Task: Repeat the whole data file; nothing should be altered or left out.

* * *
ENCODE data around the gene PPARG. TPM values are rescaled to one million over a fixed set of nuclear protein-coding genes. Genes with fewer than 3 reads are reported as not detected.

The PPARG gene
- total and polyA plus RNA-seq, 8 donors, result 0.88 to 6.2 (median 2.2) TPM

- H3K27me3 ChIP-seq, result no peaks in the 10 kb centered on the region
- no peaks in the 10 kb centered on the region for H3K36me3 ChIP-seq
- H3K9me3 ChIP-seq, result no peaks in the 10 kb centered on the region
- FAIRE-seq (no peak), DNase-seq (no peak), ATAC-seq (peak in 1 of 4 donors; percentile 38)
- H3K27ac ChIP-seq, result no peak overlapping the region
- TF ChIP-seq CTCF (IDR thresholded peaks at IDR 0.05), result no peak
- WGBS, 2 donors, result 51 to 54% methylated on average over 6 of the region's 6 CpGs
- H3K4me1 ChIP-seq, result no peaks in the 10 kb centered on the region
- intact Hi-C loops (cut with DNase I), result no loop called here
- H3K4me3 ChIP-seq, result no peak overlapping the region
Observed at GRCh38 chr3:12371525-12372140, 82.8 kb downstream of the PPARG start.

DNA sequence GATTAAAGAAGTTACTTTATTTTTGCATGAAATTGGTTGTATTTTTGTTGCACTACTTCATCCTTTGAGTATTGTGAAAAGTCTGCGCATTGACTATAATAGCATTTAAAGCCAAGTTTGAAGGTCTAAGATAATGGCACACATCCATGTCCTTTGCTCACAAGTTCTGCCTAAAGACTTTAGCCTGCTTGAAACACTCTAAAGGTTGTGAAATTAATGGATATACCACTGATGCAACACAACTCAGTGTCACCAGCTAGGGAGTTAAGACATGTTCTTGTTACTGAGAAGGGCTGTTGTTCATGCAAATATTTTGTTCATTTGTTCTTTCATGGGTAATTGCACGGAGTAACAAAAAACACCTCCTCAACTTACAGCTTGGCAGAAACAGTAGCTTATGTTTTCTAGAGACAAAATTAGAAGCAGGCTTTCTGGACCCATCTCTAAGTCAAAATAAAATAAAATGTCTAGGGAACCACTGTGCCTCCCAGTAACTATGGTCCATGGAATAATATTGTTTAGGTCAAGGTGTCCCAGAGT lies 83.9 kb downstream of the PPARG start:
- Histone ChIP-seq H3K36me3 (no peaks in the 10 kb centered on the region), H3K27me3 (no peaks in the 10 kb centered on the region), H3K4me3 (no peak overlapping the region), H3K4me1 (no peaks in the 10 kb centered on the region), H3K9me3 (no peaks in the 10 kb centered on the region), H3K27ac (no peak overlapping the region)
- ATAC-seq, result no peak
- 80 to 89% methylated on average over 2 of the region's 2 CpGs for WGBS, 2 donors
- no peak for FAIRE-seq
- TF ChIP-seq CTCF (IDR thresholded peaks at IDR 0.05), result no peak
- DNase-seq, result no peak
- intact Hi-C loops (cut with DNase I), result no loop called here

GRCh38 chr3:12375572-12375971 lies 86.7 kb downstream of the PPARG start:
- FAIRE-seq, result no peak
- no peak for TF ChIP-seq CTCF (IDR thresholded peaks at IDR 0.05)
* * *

ENCODE data around the gene PPARG. TPM values are rescaled to one million over a fixed set of nuclear protein-coding genes. Genes with fewer than 3 reads are reported as not detected.

The PPARG gene
- total and polyA plus RNA-seq, 8 donors, result 0.88 to 6.2 (median 2.2) TPM

- H3K27me3 ChIP-seq, result no peaks in the 10 kb centered on the region
- no peaks in the 10 kb centered on the region for H3K36me3 ChIP-seq
- H3K9me3 ChIP-seq, result no peaks in the 10 kb centered on the region
- FAIRE-seq (no peak), DNase-seq (no peak), ATAC-seq (peak in 1 of 4 donors; percentile 38)
- H3K27ac ChIP-seq, result no peak overlapping the region
- TF ChIP-seq CTCF (IDR thresholded peaks at IDR 0.05), result no peak
- WGBS, 2 donors, result 51 to 54% methylated on average over 6 of the region's 6 CpGs
- H3K4me1 ChIP-seq, result no peaks in the 10 kb centered on the region
- intact Hi-C loops (cut with DNase I), result no loop called here
- H3K4me3 ChIP-seq, result no peak overlapping the region
Observed at GRCh38 chr3:12371525-12372140, 82.8 kb downstream of the PPARG start.

DNA sequence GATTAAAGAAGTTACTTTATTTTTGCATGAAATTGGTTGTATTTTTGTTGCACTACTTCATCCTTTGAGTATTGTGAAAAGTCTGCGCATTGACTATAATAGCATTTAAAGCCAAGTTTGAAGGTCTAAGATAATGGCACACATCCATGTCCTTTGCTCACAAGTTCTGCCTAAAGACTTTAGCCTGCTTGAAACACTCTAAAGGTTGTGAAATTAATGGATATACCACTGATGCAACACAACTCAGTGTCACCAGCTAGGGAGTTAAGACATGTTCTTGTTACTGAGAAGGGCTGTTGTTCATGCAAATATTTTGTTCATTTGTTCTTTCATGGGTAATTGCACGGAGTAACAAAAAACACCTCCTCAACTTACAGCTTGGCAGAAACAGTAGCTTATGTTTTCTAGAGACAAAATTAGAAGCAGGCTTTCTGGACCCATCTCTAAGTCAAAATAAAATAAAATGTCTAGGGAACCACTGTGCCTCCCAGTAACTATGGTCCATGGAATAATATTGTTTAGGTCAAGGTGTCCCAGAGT lies 83.9 kb downstream of the PPARG start:
- Histone ChIP-seq H3K36me3 (no peaks in the 10 kb centered on the region), H3K27me3 (no peaks in the 10 kb centered on the region), H3K4me3 (no peak overlapping the region), H3K4me1 (no peaks in the 10 kb centered on the region), H3K9me3 (no peaks in the 10 kb centered on the region), H3K27ac (no peak overlapping the region)
- ATAC-seq, result no peak
- 80 to 89% methylated on average over 2 of the region's 2 CpGs for WGBS, 2 donors
- no peak for FAIRE-seq
- TF ChIP-seq CTCF (IDR thresholded peaks at IDR 0.05), result no peak
- DNase-seq, result no peak
- intact Hi-C loops (cut with DNase I), result no loop called here

GRCh38 chr3:12375572-12375971 lies 86.7 kb downstream of the PPARG start:
- FAIRE-seq, result no peak
- no peak for TF ChIP-seq CTCF (IDR thresholded peaks at IDR 0.05)